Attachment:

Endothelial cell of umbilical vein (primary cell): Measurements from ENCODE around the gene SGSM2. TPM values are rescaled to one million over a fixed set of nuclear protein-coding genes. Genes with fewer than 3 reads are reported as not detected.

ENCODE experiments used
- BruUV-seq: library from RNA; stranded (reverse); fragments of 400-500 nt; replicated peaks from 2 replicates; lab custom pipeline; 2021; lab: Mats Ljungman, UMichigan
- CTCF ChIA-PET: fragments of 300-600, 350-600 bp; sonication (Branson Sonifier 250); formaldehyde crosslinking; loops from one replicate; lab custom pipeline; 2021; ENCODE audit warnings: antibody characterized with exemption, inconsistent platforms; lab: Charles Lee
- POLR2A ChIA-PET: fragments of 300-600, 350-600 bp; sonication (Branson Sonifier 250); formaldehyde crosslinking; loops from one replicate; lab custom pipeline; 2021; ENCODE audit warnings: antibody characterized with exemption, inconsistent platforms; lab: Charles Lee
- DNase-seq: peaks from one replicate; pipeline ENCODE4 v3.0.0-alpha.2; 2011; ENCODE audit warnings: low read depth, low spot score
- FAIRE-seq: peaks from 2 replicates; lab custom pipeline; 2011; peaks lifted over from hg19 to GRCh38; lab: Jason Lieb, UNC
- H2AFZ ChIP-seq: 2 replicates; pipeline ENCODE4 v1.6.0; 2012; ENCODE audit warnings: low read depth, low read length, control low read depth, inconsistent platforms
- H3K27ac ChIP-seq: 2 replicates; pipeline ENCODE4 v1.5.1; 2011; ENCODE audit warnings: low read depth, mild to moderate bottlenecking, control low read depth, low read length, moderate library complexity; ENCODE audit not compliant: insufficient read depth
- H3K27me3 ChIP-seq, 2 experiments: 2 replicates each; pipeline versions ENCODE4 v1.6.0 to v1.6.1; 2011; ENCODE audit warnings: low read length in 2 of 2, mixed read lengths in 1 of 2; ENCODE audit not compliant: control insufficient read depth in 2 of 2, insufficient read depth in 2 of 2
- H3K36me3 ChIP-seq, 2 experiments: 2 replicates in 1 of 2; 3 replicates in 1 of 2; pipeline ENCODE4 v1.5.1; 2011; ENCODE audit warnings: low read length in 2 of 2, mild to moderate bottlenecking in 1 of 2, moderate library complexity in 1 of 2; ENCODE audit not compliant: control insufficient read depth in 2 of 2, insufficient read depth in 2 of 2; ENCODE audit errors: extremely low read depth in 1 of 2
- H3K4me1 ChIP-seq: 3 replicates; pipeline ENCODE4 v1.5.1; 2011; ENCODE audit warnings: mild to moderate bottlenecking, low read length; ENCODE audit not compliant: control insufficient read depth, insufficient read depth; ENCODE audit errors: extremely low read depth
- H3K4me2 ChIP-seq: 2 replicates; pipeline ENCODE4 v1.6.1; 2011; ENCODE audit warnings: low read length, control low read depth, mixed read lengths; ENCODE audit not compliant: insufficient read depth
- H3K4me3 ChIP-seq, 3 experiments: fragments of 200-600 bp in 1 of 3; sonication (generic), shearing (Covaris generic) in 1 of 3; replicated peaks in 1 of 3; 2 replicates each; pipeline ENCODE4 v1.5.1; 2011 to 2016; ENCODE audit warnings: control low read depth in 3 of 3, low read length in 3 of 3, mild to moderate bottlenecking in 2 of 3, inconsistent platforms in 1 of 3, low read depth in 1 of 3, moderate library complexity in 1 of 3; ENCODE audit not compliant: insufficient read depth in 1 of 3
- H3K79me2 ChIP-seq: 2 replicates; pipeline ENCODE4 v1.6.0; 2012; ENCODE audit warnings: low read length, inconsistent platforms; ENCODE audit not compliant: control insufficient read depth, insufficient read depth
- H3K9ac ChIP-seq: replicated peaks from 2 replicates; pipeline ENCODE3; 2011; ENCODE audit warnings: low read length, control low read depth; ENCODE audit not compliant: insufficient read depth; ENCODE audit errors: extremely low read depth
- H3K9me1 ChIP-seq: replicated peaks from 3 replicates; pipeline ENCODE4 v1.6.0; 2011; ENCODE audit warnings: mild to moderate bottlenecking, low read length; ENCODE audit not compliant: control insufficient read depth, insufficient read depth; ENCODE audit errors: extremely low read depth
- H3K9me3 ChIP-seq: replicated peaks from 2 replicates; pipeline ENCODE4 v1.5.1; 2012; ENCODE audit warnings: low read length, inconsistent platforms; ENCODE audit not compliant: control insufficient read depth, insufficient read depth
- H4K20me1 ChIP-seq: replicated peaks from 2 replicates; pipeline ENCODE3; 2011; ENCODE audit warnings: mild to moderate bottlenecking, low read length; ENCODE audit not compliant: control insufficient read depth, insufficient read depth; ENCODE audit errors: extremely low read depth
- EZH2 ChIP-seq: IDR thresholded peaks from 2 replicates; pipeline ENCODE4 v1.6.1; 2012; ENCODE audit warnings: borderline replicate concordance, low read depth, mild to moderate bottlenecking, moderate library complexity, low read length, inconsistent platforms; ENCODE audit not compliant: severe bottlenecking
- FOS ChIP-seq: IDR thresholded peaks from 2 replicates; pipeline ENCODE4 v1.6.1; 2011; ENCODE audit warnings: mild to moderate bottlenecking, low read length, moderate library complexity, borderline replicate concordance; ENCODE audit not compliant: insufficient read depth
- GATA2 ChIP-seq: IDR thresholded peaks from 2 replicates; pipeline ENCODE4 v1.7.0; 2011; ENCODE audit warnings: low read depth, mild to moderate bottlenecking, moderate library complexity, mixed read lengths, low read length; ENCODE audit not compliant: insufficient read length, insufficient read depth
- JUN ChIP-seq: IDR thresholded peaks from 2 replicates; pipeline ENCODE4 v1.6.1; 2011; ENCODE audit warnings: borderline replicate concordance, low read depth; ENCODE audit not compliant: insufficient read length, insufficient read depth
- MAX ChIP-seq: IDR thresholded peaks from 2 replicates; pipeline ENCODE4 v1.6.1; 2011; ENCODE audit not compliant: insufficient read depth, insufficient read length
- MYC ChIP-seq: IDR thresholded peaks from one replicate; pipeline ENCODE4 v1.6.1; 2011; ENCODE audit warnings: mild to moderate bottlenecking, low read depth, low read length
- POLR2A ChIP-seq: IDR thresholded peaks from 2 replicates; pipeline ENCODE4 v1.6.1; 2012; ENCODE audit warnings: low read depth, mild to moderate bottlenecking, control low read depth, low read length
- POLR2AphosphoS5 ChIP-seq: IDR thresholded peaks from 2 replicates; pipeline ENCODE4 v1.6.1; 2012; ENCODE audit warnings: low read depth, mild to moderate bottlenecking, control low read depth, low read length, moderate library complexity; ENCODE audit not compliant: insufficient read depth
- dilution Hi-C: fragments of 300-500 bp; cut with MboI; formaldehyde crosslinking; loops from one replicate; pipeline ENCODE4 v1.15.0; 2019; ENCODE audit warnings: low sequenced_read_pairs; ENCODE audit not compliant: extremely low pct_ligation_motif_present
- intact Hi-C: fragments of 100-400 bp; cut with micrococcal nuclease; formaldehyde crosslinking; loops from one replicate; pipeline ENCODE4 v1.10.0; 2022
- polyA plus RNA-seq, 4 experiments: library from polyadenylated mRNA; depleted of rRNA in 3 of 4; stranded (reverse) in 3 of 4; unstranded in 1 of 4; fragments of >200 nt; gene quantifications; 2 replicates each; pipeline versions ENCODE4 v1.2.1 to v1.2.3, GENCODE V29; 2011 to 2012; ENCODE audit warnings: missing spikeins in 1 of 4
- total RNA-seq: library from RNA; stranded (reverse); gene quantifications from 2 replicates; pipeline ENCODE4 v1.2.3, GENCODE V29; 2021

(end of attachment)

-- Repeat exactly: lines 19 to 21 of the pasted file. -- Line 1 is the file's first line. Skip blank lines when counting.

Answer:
- H4K20me1 ChIP-seq: replicated peaks from 2 replicates; pipeline ENCODE3; 2011; ENCODE audit warnings: mild to moderate bottlenecking, low read length; ENCODE audit not compliant: control insufficient read depth, insufficient read depth; ENCODE audit errors: extremely low read depth
- EZH2 ChIP-seq: IDR thresholded peaks from 2 replicates; pipeline ENCODE4 v1.6.1; 2012; ENCODE audit warnings: borderline replicate concordance, low read depth, mild to moderate bottlenecking, moderate library complexity, low read length, inconsistent platforms; ENCODE audit not compliant: severe bottlenecking
- FOS ChIP-seq: IDR thresholded peaks from 2 replicates; pipeline ENCODE4 v1.6.1; 2011; ENCODE audit warnings: mild to moderate bottlenecking, low read length, moderate library complexity, borderline replicate concordance; ENCODE audit not compliant: insufficient read depth